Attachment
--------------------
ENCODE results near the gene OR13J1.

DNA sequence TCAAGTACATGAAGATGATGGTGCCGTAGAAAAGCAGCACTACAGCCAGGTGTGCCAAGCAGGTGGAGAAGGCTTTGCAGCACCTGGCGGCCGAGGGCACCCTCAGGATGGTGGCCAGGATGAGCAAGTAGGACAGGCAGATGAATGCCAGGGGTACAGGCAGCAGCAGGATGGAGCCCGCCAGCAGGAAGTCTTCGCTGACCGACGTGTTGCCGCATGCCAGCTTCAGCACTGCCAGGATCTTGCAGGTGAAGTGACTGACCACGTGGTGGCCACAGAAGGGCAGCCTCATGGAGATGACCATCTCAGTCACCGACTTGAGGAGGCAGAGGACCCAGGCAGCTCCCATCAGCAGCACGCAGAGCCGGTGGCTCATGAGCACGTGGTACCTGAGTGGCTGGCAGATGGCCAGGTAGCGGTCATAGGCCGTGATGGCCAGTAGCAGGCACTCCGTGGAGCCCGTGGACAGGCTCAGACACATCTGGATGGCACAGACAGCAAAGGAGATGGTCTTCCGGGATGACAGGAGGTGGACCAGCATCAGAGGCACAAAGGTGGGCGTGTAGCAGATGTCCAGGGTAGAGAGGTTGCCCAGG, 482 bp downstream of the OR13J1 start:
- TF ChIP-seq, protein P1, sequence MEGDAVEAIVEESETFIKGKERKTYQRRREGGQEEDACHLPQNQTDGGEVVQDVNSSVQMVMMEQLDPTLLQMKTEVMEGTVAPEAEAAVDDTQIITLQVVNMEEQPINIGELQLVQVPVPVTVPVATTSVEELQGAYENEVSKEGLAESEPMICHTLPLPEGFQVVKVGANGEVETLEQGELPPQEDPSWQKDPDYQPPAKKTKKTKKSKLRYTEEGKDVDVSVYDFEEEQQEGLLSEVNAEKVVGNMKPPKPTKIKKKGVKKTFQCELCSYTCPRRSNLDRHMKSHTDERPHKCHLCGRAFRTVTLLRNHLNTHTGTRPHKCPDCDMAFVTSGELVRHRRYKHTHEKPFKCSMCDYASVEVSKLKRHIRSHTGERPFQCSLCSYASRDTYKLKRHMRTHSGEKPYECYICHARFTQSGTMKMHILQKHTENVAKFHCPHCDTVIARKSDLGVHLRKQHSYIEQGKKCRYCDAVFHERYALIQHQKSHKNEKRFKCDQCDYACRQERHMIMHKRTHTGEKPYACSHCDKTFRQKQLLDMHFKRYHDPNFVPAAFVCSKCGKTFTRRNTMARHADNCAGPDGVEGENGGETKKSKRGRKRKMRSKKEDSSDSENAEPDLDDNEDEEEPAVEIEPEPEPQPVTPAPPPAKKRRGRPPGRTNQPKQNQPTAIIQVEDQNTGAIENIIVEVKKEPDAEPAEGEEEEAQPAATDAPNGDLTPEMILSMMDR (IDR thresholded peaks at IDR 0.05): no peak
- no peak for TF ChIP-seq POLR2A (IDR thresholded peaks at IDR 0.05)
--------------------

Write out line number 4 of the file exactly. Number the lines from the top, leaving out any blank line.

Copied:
- no peak for TF ChIP-seq POLR2A (IDR thresholded peaks at IDR 0.05)